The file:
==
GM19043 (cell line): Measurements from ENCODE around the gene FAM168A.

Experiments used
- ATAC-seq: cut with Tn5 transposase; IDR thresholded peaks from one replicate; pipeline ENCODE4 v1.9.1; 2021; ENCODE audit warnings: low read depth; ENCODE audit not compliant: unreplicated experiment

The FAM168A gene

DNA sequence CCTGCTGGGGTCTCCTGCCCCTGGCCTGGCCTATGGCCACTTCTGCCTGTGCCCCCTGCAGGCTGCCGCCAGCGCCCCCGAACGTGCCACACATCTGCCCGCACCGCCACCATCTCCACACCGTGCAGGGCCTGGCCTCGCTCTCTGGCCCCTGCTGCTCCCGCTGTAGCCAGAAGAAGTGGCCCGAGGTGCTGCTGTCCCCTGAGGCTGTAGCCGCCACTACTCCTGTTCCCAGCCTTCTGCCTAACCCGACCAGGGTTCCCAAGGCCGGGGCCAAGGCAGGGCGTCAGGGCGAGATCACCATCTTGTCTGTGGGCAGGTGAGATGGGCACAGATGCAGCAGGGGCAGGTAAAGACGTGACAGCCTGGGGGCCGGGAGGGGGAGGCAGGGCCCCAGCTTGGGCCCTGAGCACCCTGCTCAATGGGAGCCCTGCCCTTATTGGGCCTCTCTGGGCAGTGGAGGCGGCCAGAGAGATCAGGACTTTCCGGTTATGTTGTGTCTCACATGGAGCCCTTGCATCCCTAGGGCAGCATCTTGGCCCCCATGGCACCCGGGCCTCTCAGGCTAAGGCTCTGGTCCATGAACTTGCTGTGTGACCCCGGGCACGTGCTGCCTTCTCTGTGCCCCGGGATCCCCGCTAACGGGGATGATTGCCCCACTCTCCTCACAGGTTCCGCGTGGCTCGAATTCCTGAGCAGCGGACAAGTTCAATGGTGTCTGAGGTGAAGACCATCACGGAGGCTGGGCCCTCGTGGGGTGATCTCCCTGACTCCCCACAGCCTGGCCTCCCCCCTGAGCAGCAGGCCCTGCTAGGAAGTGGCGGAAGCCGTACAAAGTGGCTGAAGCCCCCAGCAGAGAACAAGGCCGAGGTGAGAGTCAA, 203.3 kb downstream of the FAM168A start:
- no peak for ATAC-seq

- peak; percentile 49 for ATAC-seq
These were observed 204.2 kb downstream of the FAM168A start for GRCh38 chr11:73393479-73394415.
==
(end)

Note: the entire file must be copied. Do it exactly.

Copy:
GM19043 (cell line): Measurements from ENCODE around the gene FAM168A.

Experiments used
- ATAC-seq: cut with Tn5 transposase; IDR thresholded peaks from one replicate; pipeline ENCODE4 v1.9.1; 2021; ENCODE audit warnings: low read depth; ENCODE audit not compliant: unreplicated experiment

The FAM168A gene

DNA sequence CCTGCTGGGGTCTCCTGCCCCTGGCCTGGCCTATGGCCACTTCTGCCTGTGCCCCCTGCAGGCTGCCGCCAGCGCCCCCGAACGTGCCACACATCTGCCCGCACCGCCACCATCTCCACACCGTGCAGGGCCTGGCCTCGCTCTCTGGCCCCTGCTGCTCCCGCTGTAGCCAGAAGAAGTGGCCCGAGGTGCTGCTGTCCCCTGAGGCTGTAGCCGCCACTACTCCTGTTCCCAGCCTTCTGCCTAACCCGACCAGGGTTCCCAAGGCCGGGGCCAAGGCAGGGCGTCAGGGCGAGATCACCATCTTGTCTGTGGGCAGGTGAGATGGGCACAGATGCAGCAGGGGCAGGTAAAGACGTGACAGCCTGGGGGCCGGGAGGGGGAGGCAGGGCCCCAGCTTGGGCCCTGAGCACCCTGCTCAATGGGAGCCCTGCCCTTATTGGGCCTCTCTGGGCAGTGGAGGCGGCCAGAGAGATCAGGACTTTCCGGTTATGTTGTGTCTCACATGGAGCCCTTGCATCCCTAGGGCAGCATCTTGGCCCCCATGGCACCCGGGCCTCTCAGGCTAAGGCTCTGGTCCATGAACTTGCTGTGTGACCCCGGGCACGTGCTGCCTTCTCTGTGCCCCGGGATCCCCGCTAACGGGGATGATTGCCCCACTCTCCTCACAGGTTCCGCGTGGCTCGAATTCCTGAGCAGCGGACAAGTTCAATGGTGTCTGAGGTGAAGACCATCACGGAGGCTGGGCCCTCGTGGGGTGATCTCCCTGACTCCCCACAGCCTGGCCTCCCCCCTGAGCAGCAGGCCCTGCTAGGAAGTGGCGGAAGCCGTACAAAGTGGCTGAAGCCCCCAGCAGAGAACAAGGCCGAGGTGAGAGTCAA, 203.3 kb downstream of the FAM168A start:
- no peak for ATAC-seq

- peak; percentile 49 for ATAC-seq
These were observed 204.2 kb downstream of the FAM168A start for GRCh38 chr11:73393479-73394415.